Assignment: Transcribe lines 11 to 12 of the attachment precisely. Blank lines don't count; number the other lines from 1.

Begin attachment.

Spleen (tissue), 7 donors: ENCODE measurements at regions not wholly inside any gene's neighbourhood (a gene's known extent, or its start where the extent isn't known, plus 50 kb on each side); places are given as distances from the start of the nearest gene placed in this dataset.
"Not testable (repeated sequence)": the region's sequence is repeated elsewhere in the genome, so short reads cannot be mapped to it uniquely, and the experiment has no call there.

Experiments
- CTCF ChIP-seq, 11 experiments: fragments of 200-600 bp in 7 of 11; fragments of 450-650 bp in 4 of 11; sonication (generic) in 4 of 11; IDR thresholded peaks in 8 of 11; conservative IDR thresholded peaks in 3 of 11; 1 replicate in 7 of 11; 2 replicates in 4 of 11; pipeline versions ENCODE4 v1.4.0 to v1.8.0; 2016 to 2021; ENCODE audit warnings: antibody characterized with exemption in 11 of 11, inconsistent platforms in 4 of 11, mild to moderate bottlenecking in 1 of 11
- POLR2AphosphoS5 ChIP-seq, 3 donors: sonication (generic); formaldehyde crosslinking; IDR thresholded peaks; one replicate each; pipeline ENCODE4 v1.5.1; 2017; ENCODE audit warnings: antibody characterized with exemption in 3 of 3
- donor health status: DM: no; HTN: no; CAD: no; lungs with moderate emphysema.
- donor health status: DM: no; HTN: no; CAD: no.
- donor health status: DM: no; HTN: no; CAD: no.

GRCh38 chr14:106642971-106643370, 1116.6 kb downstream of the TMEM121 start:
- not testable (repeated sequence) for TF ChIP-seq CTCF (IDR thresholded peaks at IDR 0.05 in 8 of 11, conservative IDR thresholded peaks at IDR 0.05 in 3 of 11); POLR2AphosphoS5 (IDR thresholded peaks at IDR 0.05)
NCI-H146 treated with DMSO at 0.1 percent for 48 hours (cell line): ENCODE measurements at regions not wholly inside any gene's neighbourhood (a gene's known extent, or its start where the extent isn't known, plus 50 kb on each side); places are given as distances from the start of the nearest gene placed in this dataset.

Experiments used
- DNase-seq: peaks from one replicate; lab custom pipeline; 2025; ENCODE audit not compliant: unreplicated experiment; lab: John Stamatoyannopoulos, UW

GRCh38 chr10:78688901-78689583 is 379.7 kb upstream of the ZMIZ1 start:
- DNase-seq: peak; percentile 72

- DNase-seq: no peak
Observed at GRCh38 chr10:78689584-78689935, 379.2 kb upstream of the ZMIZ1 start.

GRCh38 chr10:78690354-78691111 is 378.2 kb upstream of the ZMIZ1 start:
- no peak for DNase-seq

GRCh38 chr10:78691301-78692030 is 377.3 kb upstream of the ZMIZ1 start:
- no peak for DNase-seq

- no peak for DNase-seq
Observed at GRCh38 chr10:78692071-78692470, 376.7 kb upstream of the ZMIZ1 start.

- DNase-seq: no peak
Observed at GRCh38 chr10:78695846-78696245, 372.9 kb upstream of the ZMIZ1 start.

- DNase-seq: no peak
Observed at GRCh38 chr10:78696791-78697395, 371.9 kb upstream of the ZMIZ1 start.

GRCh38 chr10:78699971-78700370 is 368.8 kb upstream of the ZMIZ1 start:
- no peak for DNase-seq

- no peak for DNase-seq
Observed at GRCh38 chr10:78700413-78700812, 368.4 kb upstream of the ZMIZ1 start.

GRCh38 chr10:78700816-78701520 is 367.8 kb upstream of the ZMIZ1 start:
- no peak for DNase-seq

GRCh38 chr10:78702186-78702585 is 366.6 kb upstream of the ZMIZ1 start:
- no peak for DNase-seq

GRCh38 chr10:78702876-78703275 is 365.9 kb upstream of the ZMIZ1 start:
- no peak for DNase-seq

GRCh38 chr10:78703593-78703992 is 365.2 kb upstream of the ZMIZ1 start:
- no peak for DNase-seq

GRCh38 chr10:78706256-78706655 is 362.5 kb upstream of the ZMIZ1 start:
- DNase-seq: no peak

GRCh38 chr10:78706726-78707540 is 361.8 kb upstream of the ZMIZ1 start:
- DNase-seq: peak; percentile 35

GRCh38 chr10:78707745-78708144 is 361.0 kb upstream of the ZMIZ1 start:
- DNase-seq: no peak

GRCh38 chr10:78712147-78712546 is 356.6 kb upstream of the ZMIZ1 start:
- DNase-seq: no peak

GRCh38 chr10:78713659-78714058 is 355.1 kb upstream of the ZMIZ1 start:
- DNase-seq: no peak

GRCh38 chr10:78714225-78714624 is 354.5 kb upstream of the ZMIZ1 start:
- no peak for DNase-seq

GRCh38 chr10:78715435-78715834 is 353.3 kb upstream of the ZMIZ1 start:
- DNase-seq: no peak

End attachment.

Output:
NCI-H146 treated with DMSO at 0.1 percent for 48 hours (cell line): ENCODE measurements at regions not wholly inside any gene's neighbourhood (a gene's known extent, or its start where the extent isn't known, plus 50 kb on each side); places are given as distances from the start of the nearest gene placed in this dataset.

Experiments used